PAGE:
Now, all we have to do is go to any theme park, or amusement park and we can hear the roar of coasters and the screams of riders, said Thompson. Millions of people now enjoy the thrill of roller coasters, and new wood and steel coasters are under construction everywhere.
Currently, there are an estimated 500 coasters worldwide with more than 50 new projects underway in 1996.
Roller coasters can be traced to 15th and16th century Russia, where people built ice slides and used hollowed-out blocks of ice as the first coaster cars. The first commercial roller coasters appeared in France during the early 1800s and the first specially-built U.S. coaster was constructed in 1884.
There are two kinds of roller coasters -- those with tubular metal tracks that take riders through high-speed loops, corkscrews and boomerangs, and wooden coasters that tower over parks and feature swooping plunges and matchstick-like construction.
We are in the best of times for roller coasters, said Thompson. Engineers working with computers allow us to create the safest, wildest rides ever. The only limits are what people are willing to ride. And people are willing to do some pretty intense things.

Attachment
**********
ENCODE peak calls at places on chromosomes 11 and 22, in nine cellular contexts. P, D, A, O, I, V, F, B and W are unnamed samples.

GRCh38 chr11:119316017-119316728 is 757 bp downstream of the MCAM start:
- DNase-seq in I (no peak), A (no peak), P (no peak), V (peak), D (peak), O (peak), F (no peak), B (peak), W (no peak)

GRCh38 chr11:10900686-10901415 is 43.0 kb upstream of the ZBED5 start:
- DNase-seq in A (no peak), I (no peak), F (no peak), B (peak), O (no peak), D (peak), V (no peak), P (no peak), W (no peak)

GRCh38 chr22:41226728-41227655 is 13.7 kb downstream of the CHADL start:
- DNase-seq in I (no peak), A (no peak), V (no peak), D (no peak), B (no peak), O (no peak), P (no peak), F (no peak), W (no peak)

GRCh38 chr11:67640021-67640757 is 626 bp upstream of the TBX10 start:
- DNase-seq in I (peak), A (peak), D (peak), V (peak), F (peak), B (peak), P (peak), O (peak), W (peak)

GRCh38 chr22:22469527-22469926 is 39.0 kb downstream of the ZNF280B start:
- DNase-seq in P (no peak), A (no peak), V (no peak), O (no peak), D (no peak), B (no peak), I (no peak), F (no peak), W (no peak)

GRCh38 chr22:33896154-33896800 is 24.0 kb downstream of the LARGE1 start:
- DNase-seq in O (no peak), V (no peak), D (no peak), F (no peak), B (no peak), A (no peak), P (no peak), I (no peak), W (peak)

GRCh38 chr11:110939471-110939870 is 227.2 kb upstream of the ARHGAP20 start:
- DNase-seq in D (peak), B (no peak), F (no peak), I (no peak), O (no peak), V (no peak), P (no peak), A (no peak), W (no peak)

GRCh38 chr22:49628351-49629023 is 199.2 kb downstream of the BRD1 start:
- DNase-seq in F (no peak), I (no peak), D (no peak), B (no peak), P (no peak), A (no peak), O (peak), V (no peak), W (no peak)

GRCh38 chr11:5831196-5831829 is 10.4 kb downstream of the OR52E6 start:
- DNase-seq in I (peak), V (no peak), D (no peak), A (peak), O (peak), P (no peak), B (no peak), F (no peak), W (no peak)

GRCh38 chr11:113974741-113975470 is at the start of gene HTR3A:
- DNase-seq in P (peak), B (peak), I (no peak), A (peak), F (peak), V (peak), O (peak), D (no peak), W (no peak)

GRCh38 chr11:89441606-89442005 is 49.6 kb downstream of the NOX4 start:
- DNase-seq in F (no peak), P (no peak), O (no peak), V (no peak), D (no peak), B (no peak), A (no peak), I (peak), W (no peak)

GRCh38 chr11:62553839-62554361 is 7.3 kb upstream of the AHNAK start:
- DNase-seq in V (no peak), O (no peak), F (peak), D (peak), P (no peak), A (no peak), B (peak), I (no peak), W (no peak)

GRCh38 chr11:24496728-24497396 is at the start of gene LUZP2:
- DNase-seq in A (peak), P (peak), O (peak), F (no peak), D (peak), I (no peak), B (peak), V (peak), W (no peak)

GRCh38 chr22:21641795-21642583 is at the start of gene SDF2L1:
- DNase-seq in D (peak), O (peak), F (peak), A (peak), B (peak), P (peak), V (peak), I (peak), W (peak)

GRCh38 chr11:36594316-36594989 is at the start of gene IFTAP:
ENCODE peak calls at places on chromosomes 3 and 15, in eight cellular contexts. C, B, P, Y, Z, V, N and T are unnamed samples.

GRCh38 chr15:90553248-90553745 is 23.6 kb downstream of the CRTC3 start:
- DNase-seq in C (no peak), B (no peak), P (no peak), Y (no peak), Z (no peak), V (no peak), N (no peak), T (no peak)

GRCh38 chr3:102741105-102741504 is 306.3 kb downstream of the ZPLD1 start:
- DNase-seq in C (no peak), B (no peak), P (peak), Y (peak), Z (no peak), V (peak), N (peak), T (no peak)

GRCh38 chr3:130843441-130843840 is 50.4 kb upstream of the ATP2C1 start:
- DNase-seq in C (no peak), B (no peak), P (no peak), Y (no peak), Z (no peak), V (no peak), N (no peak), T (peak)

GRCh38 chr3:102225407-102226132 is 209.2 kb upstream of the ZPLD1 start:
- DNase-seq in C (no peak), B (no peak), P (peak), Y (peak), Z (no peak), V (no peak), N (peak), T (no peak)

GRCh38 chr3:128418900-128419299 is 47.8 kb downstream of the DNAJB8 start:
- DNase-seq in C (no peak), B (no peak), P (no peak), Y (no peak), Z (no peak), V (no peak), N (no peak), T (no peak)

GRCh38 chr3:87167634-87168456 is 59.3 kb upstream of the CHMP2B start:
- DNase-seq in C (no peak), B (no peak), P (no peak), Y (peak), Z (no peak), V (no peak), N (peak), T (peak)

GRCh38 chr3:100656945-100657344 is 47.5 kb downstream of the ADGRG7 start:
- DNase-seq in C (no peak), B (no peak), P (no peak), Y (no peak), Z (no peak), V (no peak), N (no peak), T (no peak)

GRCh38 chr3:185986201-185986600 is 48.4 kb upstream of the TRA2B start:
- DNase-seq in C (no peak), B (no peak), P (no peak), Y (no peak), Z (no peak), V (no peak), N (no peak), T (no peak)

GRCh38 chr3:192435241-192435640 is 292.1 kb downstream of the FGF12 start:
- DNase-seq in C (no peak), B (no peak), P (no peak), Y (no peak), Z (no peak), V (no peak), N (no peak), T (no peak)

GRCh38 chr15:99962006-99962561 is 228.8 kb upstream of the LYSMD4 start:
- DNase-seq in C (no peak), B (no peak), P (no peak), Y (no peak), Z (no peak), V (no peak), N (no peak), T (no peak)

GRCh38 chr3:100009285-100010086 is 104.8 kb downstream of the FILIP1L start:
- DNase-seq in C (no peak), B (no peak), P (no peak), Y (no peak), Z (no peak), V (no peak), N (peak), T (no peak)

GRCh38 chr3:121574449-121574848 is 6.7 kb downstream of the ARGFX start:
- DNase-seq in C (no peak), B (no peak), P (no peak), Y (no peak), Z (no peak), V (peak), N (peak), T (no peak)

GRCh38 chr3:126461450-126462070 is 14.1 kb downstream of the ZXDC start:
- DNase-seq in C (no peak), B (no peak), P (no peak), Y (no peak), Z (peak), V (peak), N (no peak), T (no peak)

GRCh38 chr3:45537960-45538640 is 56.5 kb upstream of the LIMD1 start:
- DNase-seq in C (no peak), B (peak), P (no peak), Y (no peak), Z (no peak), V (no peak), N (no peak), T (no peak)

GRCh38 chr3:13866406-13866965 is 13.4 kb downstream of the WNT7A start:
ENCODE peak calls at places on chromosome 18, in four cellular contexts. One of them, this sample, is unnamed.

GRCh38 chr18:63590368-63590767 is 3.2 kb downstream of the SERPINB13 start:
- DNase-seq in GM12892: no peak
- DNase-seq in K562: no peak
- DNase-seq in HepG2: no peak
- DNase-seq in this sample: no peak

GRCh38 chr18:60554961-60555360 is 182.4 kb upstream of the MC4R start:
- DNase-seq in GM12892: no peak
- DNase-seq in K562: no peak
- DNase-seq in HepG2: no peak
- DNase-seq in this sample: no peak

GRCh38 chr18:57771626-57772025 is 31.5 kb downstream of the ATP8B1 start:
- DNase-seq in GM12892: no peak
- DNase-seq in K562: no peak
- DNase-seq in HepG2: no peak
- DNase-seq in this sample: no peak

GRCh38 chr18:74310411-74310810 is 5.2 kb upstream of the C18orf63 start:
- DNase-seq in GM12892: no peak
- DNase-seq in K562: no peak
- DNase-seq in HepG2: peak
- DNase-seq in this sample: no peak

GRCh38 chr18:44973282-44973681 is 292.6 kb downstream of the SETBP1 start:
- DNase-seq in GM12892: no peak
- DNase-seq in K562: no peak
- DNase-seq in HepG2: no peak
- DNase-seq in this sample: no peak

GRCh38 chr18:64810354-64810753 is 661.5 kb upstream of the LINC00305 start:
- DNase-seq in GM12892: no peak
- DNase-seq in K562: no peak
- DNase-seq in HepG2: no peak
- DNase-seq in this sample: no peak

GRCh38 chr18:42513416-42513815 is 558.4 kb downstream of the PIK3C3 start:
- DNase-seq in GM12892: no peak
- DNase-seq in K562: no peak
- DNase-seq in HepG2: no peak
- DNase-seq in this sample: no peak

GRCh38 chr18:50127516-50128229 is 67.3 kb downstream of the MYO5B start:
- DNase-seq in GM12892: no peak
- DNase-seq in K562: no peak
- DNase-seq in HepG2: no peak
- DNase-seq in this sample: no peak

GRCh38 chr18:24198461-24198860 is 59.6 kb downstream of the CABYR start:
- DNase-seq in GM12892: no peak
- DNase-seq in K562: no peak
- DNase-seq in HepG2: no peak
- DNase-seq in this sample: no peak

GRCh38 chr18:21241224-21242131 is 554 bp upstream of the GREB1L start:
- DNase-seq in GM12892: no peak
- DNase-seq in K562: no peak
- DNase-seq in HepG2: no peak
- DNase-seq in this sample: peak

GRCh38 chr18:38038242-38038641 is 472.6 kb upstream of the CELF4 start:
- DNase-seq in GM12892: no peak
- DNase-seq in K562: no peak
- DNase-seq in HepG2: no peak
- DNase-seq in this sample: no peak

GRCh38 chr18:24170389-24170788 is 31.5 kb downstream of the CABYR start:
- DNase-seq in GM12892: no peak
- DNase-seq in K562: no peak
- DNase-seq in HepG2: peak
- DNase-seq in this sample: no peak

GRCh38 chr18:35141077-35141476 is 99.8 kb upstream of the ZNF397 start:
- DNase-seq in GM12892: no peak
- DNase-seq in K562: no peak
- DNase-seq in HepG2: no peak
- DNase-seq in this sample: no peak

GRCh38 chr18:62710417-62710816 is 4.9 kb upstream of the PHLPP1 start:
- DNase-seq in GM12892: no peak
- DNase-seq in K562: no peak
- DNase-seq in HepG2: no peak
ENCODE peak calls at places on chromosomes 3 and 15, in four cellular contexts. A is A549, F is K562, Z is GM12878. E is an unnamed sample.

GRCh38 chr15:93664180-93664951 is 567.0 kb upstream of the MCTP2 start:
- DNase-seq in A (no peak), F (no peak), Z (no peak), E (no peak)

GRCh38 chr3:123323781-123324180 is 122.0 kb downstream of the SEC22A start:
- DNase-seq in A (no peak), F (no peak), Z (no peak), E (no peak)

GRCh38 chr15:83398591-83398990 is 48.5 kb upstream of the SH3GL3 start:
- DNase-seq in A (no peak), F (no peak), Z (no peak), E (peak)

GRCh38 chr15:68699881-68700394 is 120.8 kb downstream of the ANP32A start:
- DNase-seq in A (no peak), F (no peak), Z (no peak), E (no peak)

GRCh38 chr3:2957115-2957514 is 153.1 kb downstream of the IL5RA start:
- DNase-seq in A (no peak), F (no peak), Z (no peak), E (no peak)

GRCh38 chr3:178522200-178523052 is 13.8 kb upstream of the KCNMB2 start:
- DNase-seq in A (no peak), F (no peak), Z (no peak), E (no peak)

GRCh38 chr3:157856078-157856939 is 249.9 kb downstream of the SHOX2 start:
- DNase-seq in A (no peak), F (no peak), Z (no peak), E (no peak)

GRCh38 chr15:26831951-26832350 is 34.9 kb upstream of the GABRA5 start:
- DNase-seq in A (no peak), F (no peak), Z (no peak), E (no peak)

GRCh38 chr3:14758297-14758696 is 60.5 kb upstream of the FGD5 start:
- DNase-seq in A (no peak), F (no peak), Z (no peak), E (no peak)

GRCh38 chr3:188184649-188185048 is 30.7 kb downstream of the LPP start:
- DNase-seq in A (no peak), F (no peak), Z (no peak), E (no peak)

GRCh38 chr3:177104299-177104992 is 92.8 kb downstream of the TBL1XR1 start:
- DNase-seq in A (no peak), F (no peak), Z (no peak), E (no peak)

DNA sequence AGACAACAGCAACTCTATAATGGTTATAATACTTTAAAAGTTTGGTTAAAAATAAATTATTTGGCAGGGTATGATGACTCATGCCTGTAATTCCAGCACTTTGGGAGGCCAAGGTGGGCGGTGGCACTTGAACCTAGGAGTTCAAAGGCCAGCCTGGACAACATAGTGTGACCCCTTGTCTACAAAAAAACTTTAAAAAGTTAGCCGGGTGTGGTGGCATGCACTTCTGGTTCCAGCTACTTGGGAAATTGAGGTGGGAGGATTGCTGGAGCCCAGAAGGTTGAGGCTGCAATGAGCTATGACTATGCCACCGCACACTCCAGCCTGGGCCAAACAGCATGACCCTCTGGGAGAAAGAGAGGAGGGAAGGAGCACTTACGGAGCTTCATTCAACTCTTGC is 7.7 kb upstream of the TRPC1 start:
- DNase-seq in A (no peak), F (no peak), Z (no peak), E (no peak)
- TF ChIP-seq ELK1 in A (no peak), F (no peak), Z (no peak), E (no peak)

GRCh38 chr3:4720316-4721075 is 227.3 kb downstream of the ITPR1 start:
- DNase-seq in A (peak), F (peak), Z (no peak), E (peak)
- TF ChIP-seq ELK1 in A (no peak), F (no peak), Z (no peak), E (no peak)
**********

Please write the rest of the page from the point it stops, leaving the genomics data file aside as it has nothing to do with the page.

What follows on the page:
Restoration efforts are underway to preserve the world s great wooden roller coasters and advances in metal roller coasters allow riders to do everything from stand or be suspended as they ride. In 1996, the oldest wooden roller coaster, located at Lakemont Park in Altoona, Pennsylvania, will be restored as the newest generation of steel roller coasters debuts at Busch Gardens Tampa Bay, in Florida.
The International Association of Amusement Parks and Attractions is the largest international trade association for permanently-situated amusement facilities worldwide. IAAPA represents more than 4,000 facility, manufacturer and individual members in more than 72 countries, including most major amusement parks and attractions in the United States.
The American Coaster Enthusiasts is an all volunteer, not-for-profit organization dedicated to the preservation, appreciation and enjoyment of the roller coaster. Founded in 1978, the organization has approximately 5,000 members worldwide.
This article reproduced with permission from International Association of Amusement Parks and Attractions